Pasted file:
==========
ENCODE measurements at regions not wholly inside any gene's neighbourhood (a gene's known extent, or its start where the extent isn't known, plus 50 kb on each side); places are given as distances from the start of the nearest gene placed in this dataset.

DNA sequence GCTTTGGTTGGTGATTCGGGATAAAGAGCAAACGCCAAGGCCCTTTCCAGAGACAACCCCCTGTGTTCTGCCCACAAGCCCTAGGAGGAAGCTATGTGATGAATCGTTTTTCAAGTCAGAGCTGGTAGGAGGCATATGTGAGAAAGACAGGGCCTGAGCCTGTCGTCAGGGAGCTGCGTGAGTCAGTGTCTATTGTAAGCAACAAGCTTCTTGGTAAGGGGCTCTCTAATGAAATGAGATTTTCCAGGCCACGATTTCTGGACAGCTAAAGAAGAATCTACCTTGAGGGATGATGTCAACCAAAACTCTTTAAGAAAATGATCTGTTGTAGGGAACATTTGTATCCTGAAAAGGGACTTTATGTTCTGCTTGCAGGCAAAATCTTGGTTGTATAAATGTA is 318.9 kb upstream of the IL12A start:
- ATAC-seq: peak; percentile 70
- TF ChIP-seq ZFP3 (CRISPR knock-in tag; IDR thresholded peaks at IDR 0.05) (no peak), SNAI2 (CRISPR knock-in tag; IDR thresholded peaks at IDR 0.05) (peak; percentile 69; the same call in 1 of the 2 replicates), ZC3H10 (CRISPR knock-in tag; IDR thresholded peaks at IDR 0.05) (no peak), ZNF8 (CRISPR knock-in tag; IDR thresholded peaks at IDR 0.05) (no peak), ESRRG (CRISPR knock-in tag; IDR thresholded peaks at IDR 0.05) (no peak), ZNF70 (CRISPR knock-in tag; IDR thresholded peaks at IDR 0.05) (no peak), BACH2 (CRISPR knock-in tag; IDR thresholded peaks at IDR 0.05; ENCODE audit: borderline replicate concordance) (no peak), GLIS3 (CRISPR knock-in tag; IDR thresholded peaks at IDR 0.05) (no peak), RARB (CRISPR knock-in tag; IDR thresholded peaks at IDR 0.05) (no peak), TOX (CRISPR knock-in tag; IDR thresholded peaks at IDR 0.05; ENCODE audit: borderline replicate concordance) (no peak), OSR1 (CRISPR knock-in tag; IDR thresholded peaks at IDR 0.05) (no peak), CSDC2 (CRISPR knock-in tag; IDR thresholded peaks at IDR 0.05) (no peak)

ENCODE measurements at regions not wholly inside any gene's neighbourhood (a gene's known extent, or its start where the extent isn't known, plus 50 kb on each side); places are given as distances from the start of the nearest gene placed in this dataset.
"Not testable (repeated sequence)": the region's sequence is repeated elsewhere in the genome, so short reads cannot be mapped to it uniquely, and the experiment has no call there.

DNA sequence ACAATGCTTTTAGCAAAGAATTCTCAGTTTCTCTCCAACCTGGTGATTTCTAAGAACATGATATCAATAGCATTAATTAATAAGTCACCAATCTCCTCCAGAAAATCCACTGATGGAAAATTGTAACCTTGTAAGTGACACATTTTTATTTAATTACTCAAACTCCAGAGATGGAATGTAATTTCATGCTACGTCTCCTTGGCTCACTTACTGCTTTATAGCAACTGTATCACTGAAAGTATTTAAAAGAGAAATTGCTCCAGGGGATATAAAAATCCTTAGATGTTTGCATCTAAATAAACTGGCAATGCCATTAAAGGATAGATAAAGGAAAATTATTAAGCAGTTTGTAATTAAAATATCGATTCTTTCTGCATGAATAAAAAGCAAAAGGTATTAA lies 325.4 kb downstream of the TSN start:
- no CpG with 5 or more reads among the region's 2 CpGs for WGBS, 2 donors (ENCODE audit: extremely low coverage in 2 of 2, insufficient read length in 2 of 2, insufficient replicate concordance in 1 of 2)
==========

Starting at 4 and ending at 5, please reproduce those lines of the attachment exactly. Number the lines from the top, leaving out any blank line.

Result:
- TF ChIP-seq ZFP3 (CRISPR knock-in tag; IDR thresholded peaks at IDR 0.05) (no peak), SNAI2 (CRISPR knock-in tag; IDR thresholded peaks at IDR 0.05) (peak; percentile 69; the same call in 1 of the 2 replicates), ZC3H10 (CRISPR knock-in tag; IDR thresholded peaks at IDR 0.05) (no peak), ZNF8 (CRISPR knock-in tag; IDR thresholded peaks at IDR 0.05) (no peak), ESRRG (CRISPR knock-in tag; IDR thresholded peaks at IDR 0.05) (no peak), ZNF70 (CRISPR knock-in tag; IDR thresholded peaks at IDR 0.05) (no peak), BACH2 (CRISPR knock-in tag; IDR thresholded peaks at IDR 0.05; ENCODE audit: borderline replicate concordance) (no peak), GLIS3 (CRISPR knock-in tag; IDR thresholded peaks at IDR 0.05) (no peak), RARB (CRISPR knock-in tag; IDR thresholded peaks at IDR 0.05) (no peak), TOX (CRISPR knock-in tag; IDR thresholded peaks at IDR 0.05; ENCODE audit: borderline replicate concordance) (no peak), OSR1 (CRISPR knock-in tag; IDR thresholded peaks at IDR 0.05) (no peak), CSDC2 (CRISPR knock-in tag; IDR thresholded peaks at IDR 0.05) (no peak)

ENCODE measurements at regions not wholly inside any gene's neighbourhood (a gene's known extent, or its start where the extent isn't known, plus 50 kb on each side); places are given as distances from the start of the nearest gene placed in this dataset.